Reference was also made to the need to work with partners to deliver improvements to carbon emissions in the Borough.  Although the Authority had reduced its vehicle fleet by 25% this was only a very small part of the traffic using roads in the Borough.  It was noted that transport would need to be incorporated into the climate emergency action plan and this would require people to make changes to the way that they travelled.  It was acknowledged that work would need to be undertaken to encourage businesses and residents to take steps to reduce their carbon footprint.


The role of the Authority’s procurement processes in assisting the Authority to reduce its carbon footprint was also explored.  


Reference was made to the need for Central Government to give a lead in relation to carbon reduction measures and to give direction  ...  view the full minutes text for item E14/19


Tackling Environmental Crime

To receive a presentation on the steps taken by the Authority to tackle environmental crime in the borough.


The Sub-committee received a presentation which set out the steps taken by the Authority to address environmental crime, such as dog fouling, littering and flytipping, within the Borough.  Details of the legislative frameworks under which the service operated were outlined together with the North Tyneside Enforcement Policy.


Reference was made to the works undertaken to try to stop problems occurring in the first place. These included working with young people in schools and nurseries to discourage littering.  The service also worked with groups of young people to raise awareness of the problems associated with littering and dog fouling.  In addition, the service made good use of social media to share information on the problems associated with dropping litter and not correctly dealing with dog fouling.  Reference was also made to the use of social media to allow residents to report incidents of littering, dog fouling or flytipping.


The service also undertook a number of different environmental campaigns and initiatives over the course of the year. These included the “Love Your Street” campaign, big spring cleans and regular estate clean ups.


In respect of environmental enforcement, it was noted that the enforcement team worked between 6.00am and 10.00pm each day and had access to a CCTV van and several mobile cameras.   There was also a new environmental hit squad who would be used to deal with specific problem areas.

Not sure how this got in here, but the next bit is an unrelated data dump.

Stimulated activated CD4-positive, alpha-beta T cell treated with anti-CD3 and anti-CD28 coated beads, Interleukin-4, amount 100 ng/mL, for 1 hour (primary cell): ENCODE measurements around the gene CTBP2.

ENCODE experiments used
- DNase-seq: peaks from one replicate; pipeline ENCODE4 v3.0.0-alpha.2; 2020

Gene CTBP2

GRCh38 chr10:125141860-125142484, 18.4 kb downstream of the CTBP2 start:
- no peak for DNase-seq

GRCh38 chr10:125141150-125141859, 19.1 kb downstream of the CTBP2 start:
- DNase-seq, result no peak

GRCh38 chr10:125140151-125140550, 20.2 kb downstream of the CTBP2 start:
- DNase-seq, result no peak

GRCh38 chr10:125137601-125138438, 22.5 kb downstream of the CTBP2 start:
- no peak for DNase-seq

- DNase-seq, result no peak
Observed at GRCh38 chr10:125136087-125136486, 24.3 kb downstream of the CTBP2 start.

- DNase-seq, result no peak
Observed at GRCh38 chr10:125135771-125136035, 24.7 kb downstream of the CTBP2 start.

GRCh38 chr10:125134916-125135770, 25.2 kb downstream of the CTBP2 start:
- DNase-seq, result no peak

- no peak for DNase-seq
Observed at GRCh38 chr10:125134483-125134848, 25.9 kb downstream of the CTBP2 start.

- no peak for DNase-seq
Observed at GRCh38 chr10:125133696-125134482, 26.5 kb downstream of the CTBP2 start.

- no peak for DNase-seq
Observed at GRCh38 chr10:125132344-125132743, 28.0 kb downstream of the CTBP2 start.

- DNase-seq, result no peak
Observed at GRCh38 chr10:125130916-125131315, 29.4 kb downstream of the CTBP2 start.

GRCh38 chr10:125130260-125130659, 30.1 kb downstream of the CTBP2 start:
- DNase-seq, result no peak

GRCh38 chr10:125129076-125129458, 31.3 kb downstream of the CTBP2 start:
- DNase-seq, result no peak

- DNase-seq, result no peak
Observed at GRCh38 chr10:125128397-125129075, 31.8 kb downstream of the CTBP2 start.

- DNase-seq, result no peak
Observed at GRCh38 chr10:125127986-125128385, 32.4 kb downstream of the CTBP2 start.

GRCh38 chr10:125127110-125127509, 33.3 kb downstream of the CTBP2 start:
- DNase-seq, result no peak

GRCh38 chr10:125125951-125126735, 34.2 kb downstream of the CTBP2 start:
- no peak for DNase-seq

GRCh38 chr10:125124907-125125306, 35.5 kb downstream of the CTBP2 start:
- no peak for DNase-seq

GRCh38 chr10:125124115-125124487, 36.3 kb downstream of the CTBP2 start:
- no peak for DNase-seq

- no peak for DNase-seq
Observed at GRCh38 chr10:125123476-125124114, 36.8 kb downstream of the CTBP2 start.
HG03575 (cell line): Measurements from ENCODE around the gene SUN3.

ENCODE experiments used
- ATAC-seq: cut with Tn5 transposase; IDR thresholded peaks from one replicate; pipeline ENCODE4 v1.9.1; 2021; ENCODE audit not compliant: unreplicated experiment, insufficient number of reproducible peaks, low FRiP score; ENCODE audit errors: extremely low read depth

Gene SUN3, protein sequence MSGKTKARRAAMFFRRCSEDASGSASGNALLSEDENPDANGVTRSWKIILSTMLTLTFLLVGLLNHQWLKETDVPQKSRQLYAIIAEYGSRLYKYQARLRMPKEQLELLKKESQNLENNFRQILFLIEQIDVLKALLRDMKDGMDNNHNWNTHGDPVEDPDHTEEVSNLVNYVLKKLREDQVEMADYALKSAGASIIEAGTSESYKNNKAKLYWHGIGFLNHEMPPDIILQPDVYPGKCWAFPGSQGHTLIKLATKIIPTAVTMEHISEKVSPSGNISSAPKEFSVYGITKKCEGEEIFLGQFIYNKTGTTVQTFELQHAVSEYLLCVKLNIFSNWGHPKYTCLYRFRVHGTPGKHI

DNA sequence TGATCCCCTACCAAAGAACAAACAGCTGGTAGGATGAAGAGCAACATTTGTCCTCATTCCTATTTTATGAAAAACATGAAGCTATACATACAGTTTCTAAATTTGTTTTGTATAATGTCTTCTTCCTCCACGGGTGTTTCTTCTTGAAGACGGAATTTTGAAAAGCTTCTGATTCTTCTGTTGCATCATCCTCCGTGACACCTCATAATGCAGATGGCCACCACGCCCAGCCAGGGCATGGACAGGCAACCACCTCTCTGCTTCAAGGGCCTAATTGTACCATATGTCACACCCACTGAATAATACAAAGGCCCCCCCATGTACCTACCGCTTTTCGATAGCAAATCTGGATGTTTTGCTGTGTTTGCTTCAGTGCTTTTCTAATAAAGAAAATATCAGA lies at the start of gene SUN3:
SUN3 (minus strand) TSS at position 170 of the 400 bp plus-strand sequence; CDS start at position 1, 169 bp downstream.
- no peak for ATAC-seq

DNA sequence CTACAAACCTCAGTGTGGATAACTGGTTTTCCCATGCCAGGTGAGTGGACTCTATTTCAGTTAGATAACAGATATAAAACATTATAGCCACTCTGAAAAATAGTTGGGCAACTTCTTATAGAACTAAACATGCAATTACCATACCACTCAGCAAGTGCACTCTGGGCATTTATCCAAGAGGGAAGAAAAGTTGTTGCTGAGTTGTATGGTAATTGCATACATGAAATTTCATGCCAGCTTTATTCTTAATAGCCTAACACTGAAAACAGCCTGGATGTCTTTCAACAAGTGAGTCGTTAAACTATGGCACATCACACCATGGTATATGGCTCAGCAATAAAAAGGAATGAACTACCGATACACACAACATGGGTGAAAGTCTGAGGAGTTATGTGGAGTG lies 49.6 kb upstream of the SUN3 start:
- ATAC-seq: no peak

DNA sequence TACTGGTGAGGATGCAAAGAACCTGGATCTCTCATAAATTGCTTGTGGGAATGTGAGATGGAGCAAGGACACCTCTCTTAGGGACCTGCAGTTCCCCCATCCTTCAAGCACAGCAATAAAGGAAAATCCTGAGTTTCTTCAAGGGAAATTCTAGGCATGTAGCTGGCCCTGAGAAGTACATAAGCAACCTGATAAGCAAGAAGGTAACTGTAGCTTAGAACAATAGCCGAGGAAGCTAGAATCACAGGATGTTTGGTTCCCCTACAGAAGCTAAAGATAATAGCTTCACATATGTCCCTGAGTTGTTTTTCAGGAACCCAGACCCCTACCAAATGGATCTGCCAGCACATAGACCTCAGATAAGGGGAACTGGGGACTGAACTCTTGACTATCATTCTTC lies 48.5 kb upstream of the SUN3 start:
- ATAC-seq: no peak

Reference was made to the 151 fixed penalty notices issued by the wardens for littering, flytipping and dog fouling.  It was explained that the wardens would try an educational approach in the first instance to try to get people to change their behaviour.  The issue of fixed penalty notices and court action would generally be for repeat offenders, serious cases of flytipping or where advice given by wardens was ignored.   


In response to questions it was explained that less than 10 of the people who had been spoken to by the environmental wardens had then gone on to be issued with a fixed penalty notice for a second offence which demonstrated that the education first approach delivered positive results.  Members were advised that 67% of the fixed penalty notices issued had been for littering offences although different areas of the borough had different issues.


It was explained that the future priorities of the service were to continue to raise awareness of environmental issues, promote environmental campaigns and work with ward councillors and communities to tackle environmental issues in their localities.  The service would continue to take a proactive approach to tackle hot spot areas.  A review of the environmental hit squad and the warden service would be undertaken as well as a three-yearly review of Public Spaces Protection Orders.


The Chair thanked the officers for their presentation


It was agreed that the presentation be received, and a further update be provided to a future meeting.